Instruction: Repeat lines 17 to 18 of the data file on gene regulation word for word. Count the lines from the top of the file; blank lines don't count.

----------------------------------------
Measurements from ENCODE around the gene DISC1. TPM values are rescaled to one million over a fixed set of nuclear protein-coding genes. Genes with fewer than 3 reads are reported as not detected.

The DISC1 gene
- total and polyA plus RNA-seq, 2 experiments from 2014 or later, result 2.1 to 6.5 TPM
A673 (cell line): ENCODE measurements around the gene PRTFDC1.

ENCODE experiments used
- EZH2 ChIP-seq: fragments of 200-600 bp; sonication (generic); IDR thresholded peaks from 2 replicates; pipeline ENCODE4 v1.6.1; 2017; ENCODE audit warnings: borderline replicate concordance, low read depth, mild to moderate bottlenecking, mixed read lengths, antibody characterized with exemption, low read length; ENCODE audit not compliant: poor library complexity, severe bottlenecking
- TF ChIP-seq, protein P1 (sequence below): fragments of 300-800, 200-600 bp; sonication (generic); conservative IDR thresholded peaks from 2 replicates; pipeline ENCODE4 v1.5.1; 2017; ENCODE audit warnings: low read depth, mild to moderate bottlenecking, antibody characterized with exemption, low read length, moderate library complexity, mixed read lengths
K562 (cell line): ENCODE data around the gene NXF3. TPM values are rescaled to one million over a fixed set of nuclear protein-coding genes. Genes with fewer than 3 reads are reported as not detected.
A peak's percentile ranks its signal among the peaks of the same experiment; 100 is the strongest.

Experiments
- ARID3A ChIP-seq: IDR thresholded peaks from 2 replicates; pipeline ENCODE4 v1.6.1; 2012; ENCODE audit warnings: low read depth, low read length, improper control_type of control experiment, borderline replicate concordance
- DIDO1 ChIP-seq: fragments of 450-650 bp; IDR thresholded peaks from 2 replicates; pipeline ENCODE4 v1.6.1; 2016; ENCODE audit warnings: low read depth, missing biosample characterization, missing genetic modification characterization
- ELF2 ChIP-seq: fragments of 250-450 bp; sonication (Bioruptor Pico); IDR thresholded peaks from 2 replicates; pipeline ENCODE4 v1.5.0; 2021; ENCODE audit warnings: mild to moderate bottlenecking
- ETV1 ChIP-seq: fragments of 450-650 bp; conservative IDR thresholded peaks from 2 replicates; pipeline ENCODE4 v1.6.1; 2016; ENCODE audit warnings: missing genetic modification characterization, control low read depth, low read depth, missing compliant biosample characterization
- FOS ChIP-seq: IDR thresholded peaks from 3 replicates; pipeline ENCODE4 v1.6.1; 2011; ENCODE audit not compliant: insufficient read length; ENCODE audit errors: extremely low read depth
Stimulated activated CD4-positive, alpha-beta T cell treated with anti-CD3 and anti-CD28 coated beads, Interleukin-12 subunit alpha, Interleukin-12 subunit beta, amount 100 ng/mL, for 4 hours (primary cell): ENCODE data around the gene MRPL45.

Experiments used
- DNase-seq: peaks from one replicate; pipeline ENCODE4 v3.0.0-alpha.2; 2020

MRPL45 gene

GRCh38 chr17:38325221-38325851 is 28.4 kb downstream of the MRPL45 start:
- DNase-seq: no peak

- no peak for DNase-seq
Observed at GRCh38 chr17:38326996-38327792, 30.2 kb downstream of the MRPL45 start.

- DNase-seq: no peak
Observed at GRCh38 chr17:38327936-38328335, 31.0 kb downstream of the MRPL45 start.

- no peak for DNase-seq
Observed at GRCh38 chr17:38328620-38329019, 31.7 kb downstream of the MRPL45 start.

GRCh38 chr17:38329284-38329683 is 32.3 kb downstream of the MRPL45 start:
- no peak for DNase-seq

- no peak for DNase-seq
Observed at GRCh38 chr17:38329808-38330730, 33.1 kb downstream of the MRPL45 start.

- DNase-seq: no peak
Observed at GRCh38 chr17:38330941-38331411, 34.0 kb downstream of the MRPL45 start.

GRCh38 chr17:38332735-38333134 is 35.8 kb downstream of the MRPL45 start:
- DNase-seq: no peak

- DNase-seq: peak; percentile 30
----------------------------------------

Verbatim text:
Experiments used
- DNase-seq: peaks from one replicate; pipeline ENCODE4 v3.0.0-alpha.2; 2020